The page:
tcp_bbr kernel module.
Use command below to enable BBR in your system.
# modprobe tcp_bbr
Connection, socket buffer and other tunables
We are going to talk about these parameters
This option will set the maximum value of total connections to kernel. This effect your web server’s performance a lot.
The default value of this option is 128, and this value has been raised in kernel 5.4 to 4096.
If you type
sysctl net.core.tcp_rmem, you should see three numbers, like this
[email protected]:~$ sysctl net.ipv4.tcp_rmem
The first number is the minimum TCP buffer size, the second number is current TCP buffer size, the last number is maximum TCP buffer size.
Why do you need a bigger buffer? There are two kinds of senario, one is you got really fast network environment, and second one is you’re communicating over high-latency WAN. Both senarios can benefit from a larger TCP buffer size.
First, let’s refresh our memory with TCP three-way handshake.
In order to ensure that client got the packet that server sent, the server really can’t send any new packet to the client, thus less efficient network. By increasing buffer size, you can send larger packet at once, thus increasing efficiency in your system.
For this option, you need to calculate the value for your system yourself. The value should be your network speed in bytes times your round-trip delay time in seconds. For example, for a 1Gbps network with 4ms delay, the maximum value of
net.core.rmem should be 500kbytes, or 512000. Setting maximum buffer too big will just result in network congestion.
This option affects the memory allocated to
cmsg list maintained by the kernel that contains “extra” packet information like
Increasing this option allows the kernel to allocate more memory as needed for more control messages that need to be sent for each socket connected (including IPC sockets/pipes)
The content above is copied from In Linux, how do I determine optimal value of optmem_max?, nice answer.
Yeah…we need to talk about TCP three-way handshake, again.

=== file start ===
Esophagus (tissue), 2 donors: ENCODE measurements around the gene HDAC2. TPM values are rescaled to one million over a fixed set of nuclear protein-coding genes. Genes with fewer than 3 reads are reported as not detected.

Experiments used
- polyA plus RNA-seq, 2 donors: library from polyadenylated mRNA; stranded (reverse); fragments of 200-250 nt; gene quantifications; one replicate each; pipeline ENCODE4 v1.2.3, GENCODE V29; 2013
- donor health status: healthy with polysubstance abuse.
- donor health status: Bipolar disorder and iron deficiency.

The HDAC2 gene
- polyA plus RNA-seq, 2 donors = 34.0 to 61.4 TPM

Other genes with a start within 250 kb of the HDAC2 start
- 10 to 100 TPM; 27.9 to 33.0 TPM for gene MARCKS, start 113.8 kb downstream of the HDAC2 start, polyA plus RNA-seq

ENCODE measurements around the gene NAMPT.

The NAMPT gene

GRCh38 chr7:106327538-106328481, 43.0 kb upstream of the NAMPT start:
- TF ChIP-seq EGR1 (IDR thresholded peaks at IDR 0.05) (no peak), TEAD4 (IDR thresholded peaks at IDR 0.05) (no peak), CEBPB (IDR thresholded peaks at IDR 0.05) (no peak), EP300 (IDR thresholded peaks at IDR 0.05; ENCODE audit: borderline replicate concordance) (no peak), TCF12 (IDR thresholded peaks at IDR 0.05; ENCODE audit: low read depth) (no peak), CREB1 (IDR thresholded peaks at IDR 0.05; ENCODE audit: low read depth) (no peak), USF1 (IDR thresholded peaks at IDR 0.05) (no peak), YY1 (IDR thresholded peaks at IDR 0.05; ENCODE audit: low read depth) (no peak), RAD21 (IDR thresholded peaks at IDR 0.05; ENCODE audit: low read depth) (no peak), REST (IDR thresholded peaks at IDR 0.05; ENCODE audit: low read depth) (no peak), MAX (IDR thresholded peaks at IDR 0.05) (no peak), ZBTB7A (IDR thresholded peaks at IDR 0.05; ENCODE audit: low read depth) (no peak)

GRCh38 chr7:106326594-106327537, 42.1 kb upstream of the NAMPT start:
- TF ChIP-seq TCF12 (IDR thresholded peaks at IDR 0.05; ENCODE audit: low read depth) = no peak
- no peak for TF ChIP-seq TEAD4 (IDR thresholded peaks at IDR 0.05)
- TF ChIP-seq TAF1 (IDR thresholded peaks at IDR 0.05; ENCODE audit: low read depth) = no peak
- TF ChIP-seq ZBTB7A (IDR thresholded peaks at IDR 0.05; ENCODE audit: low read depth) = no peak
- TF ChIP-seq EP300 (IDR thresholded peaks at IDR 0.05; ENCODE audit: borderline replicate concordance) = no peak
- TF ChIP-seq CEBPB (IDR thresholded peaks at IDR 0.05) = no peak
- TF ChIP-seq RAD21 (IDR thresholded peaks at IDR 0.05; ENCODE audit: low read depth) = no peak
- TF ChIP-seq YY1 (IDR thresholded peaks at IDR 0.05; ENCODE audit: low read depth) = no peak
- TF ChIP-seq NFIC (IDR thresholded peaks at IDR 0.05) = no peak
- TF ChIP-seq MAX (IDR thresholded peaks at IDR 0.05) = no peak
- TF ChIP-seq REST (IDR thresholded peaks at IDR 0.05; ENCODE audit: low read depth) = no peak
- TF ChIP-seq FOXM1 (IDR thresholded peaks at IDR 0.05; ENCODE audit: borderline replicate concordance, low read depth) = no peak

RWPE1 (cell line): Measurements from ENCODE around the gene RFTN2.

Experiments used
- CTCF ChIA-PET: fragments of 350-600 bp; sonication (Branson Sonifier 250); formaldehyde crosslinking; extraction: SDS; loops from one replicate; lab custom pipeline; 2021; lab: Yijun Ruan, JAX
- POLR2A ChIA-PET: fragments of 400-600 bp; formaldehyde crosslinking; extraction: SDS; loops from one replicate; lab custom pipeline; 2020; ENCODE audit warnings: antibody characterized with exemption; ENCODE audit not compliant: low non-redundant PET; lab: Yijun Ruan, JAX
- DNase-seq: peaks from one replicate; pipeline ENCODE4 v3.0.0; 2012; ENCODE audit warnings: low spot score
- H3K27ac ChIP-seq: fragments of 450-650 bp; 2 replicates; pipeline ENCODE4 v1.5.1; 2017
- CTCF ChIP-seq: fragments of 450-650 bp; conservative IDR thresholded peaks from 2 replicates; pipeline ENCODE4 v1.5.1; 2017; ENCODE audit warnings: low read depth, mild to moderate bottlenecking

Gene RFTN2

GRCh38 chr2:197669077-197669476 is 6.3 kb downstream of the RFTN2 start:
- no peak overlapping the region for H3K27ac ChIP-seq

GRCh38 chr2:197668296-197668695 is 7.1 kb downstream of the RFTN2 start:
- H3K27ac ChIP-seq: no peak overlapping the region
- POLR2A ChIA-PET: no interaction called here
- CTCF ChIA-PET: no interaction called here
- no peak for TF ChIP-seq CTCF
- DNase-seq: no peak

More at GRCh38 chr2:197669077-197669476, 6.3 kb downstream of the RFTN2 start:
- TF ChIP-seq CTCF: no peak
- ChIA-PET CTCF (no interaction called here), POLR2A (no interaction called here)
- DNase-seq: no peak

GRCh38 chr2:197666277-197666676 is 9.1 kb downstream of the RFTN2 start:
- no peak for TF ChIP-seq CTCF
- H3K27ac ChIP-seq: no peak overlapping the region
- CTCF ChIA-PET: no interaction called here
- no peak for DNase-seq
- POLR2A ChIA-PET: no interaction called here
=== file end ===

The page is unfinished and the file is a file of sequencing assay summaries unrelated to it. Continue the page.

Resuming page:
For a normal TCP three-way handshake, the data can only be sent after the client send “ACK” to server, then server can send data back to client. This is not efficient, is there any way that we can send data earlier?
TCP Fast Open solved this issue. When the client created a connection to the server for the first time, the server would issue a cookie, and send to client when server send “SYN-ACK” back to client, and now the client have the cookie.
Now, when the client create another connection to the server, it would also send the cookie to the server, the server can identify the client using that cookie, and it would know that this client has created connection before, so now I can send data directly to the client. So instead of sending “SYN-ACK”, the server would send “SYN-ACK + Data”, so the client won’t need to send “ACK” again.
The options for
1, only enabled on outgoing connections
2, only available on listening sockets
3, enables on outgoing and listening
This will enable reuse of TIME-WAIT sockets for new connections when it’s safe from protocol viewpoint.
Basically, this means the server can use the socket that was already created, have been used and now is idle. By reusing the connection, the system will not need to create a new socket, resulting in faster connection creation time.
The value of this option is
1, global enable
2, enable for loopback traffic only
This option will tell kernel how many half-open connections can keep in connection queue. If you have lots of clients connecting to server, and server can’t handle connections fast enough, put those connections to queue instead of refusing connection is a good idea.
This option allows kernel to change TCP window size. If this option is enabled, program can increase the size of their socket buffers and the window scaling option will be employed.
This option has two available value
This will affect the maximum number of files your system/user/program can open at once.